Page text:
Prospecting—Intelligent Farming Strategies

Finding new customers/members is essential to growth for any financial institution. Consider this; there are about 36 million consumers who might be convinced to switch financial institutions. The opportunity is out there. According to an online Harris Poll, 38% of consumers considered opening an account at their neighborhood bank or credit union, but only 5% said they might actually do it. Convincing them to switch to your institution is the challenge.

Prospects are out there and they are interested in switching to local banks and credit unions. To reach and motivate them, your offers must be timely and relevant in addition to websites being easy to find and navigate.

To SEO or SEM …

The first step for most consumers is usually an online search. There are 3.5 billion Google searches a day! And that grows about 10% every year. Search Engine Optimization (SEO) and Search Engine Marketing (SEM) have been around a while now. When implemented properly, there should be an increase in the quality and quantity of web traffic. SEO attracts organic traffic to your site and takes more time to build. But it is unique to your brand and message. And it’s free. SEM isn’t. For an established fee, SEM helps gain visibility and funnel traffic to your site. In its ideal form, your institution appears at or near the top of the search results page.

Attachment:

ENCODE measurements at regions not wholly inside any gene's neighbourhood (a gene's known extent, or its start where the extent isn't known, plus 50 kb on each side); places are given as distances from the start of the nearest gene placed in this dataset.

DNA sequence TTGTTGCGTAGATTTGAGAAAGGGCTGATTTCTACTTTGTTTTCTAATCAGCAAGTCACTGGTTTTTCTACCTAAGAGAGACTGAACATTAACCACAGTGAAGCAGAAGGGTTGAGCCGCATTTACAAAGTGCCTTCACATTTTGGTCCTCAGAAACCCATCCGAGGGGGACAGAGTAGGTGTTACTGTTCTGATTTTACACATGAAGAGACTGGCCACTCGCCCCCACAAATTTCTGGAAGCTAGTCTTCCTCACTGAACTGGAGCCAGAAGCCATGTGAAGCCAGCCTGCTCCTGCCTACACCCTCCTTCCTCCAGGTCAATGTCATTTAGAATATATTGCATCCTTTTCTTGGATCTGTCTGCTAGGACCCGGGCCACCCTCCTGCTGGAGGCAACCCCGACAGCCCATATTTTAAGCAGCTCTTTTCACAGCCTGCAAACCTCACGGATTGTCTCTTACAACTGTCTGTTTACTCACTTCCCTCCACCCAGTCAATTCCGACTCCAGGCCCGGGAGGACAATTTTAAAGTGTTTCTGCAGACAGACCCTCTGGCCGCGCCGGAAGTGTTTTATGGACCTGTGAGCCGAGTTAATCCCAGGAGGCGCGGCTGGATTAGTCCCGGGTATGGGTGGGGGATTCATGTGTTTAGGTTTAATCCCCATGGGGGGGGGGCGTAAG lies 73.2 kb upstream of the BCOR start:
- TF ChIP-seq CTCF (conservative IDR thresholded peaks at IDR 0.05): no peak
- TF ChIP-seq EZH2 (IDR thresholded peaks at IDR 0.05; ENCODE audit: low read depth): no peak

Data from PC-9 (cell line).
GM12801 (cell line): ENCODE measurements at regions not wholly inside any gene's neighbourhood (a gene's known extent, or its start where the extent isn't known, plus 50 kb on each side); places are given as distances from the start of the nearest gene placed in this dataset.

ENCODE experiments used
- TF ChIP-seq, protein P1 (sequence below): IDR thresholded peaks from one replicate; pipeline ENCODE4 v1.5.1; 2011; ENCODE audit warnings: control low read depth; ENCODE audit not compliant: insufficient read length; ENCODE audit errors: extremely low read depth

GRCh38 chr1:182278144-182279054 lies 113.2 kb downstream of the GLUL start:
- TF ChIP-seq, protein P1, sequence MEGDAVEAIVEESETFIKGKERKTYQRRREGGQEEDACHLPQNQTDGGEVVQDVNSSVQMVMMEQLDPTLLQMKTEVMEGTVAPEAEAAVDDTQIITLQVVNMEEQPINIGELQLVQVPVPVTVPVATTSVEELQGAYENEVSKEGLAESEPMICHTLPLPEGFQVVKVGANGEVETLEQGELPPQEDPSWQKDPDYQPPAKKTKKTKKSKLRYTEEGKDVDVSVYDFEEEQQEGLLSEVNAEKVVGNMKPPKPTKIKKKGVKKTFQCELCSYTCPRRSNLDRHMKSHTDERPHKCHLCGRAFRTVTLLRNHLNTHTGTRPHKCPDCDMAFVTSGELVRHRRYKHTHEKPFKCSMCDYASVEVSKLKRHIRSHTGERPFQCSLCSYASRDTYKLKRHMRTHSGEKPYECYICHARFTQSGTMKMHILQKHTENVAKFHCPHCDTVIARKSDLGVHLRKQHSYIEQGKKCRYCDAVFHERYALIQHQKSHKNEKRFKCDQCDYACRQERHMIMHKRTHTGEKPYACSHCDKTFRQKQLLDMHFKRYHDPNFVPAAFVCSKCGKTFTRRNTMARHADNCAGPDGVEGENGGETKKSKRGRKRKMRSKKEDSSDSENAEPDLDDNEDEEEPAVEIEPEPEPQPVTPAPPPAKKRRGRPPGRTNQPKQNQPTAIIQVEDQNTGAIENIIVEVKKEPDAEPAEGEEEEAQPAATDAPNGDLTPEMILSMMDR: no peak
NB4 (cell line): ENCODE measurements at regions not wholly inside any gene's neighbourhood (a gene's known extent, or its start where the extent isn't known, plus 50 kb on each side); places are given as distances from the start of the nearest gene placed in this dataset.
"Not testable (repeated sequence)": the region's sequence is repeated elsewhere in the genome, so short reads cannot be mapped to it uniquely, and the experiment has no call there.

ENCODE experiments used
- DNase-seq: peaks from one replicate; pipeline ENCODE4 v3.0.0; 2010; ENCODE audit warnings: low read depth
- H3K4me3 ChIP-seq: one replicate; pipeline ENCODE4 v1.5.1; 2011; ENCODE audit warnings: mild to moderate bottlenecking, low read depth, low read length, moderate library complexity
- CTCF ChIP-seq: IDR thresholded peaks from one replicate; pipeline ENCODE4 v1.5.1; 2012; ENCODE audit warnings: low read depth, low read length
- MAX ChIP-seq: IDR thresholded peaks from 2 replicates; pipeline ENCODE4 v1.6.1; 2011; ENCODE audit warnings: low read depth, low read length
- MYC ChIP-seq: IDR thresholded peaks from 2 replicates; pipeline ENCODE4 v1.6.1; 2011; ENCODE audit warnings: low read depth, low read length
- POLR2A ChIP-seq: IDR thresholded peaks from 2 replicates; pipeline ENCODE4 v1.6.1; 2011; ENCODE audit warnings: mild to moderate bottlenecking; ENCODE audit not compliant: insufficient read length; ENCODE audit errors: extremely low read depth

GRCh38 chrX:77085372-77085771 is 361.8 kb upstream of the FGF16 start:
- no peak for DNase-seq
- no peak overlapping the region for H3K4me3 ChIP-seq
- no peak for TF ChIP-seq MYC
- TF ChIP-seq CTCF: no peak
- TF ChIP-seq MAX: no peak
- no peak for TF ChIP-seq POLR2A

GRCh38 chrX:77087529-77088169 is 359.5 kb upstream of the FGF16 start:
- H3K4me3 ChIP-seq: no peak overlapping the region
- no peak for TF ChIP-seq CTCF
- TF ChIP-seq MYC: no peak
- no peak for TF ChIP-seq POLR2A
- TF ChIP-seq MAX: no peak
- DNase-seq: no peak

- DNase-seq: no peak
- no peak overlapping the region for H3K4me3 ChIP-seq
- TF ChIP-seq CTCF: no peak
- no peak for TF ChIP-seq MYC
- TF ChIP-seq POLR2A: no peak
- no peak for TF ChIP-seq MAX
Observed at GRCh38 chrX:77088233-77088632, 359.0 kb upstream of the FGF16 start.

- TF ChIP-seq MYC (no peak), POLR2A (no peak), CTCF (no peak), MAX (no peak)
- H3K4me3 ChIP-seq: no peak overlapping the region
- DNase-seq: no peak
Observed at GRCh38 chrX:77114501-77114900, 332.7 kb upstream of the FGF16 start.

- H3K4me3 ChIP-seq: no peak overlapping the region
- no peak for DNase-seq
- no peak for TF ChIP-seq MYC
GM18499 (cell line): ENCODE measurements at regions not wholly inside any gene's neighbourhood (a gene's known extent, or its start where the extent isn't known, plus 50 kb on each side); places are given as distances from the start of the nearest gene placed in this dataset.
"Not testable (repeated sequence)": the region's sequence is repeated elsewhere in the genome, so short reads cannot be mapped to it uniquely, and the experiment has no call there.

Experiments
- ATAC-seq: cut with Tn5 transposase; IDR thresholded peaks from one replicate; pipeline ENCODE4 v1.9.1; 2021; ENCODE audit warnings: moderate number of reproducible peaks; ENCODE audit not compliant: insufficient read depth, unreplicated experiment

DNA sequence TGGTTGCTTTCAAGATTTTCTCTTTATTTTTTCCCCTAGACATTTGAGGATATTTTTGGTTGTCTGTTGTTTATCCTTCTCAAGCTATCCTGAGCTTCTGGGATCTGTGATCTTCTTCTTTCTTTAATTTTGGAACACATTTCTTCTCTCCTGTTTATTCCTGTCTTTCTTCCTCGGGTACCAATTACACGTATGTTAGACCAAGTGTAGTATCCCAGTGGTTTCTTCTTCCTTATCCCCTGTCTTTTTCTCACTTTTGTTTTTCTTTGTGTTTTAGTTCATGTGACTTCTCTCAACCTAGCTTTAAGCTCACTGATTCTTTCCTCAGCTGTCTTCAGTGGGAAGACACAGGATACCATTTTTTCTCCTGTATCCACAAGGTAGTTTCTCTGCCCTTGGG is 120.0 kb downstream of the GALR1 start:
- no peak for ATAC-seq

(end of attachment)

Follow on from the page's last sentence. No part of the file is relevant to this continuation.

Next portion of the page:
This is not an either/or proposition. They both increase traffic and brand credibility; they both need to be part of your marketing budget. SEO may take more time to ramp up, however, it’s more sustainable and not easy for competitors to imitate. On the other hand, SEM delivers faster results, scales easily and targets specific segments. Used together, they optimize your search strategy to drive more viable leads.

When developing your search engine strategy:

  • Determine keywords based on strengths
  • Create compelling, keyword-rich content
  • Tell your unique story
  • Think like a customer/member

Location-based Marketing